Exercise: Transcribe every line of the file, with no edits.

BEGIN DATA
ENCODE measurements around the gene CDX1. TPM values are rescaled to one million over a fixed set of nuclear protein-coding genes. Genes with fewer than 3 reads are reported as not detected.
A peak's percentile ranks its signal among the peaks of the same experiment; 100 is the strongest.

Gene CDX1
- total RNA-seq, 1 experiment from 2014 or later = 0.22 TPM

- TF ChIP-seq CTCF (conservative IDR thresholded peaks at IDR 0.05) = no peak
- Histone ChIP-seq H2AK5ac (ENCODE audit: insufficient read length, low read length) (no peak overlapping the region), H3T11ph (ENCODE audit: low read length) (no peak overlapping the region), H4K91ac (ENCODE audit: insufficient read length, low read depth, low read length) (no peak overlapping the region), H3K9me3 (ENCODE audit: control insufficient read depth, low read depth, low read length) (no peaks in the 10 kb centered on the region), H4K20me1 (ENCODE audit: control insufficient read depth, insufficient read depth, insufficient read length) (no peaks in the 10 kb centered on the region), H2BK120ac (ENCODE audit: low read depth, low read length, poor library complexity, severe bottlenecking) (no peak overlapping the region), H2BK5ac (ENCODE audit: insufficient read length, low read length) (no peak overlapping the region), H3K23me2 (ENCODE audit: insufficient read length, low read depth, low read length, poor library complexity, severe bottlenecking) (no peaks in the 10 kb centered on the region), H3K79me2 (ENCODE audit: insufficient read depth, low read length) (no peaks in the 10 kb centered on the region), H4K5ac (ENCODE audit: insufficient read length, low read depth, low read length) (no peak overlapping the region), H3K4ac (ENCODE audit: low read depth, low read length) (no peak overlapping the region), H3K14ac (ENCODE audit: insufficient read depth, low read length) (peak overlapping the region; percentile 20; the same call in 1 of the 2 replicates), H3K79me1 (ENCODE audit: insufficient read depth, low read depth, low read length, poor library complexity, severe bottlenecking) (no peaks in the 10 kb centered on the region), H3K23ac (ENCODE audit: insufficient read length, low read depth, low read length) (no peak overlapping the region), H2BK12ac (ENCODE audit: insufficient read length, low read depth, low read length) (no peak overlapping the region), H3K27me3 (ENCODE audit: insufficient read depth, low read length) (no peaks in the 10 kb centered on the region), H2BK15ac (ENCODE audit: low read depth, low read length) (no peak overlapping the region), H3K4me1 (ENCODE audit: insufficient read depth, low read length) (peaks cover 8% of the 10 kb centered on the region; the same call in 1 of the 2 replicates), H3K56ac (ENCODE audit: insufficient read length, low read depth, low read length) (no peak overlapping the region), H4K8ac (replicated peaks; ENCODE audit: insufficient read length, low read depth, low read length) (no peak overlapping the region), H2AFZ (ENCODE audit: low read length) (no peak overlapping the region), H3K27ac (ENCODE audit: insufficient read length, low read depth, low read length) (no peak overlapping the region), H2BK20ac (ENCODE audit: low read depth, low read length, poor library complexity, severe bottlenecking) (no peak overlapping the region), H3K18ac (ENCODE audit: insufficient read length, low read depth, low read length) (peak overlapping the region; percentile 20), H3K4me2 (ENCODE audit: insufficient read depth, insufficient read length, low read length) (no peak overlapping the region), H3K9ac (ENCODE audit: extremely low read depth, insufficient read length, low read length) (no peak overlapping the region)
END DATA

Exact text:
ENCODE measurements around the gene CDX1. TPM values are rescaled to one million over a fixed set of nuclear protein-coding genes. Genes with fewer than 3 reads are reported as not detected.
A peak's percentile ranks its signal among the peaks of the same experiment; 100 is the strongest.

Gene CDX1
- total RNA-seq, 1 experiment from 2014 or later = 0.22 TPM

- TF ChIP-seq CTCF (conservative IDR thresholded peaks at IDR 0.05) = no peak
- Histone ChIP-seq H2AK5ac (ENCODE audit: insufficient read length, low read length) (no peak overlapping the region), H3T11ph (ENCODE audit: low read length) (no peak overlapping the region), H4K91ac (ENCODE audit: insufficient read length, low read depth, low read length) (no peak overlapping the region), H3K9me3 (ENCODE audit: control insufficient read depth, low read depth, low read length) (no peaks in the 10 kb centered on the region), H4K20me1 (ENCODE audit: control insufficient read depth, insufficient read depth, insufficient read length) (no peaks in the 10 kb centered on the region), H2BK120ac (ENCODE audit: low read depth, low read length, poor library complexity, severe bottlenecking) (no peak overlapping the region), H2BK5ac (ENCODE audit: insufficient read length, low read length) (no peak overlapping the region), H3K23me2 (ENCODE audit: insufficient read length, low read depth, low read length, poor library complexity, severe bottlenecking) (no peaks in the 10 kb centered on the region), H3K79me2 (ENCODE audit: insufficient read depth, low read length) (no peaks in the 10 kb centered on the region), H4K5ac (ENCODE audit: insufficient read length, low read depth, low read length) (no peak overlapping the region), H3K4ac (ENCODE audit: low read depth, low read length) (no peak overlapping the region), H3K14ac (ENCODE audit: insufficient read depth, low read length) (peak overlapping the region; percentile 20; the same call in 1 of the 2 replicates), H3K79me1 (ENCODE audit: insufficient read depth, low read depth, low read length, poor library complexity, severe bottlenecking) (no peaks in the 10 kb centered on the region), H3K23ac (ENCODE audit: insufficient read length, low read depth, low read length) (no peak overlapping the region), H2BK12ac (ENCODE audit: insufficient read length, low read depth, low read length) (no peak overlapping the region), H3K27me3 (ENCODE audit: insufficient read depth, low read length) (no peaks in the 10 kb centered on the region), H2BK15ac (ENCODE audit: low read depth, low read length) (no peak overlapping the region), H3K4me1 (ENCODE audit: insufficient read depth, low read length) (peaks cover 8% of the 10 kb centered on the region; the same call in 1 of the 2 replicates), H3K56ac (ENCODE audit: insufficient read length, low read depth, low read length) (no peak overlapping the region), H4K8ac (replicated peaks; ENCODE audit: insufficient read length, low read depth, low read length) (no peak overlapping the region), H2AFZ (ENCODE audit: low read length) (no peak overlapping the region), H3K27ac (ENCODE audit: insufficient read length, low read depth, low read length) (no peak overlapping the region), H2BK20ac (ENCODE audit: low read depth, low read length, poor library complexity, severe bottlenecking) (no peak overlapping the region), H3K18ac (ENCODE audit: insufficient read length, low read depth, low read length) (peak overlapping the region; percentile 20), H3K4me2 (ENCODE audit: insufficient read depth, insufficient read length, low read length) (no peak overlapping the region), H3K9ac (ENCODE audit: extremely low read depth, insufficient read length, low read length) (no peak overlapping the region)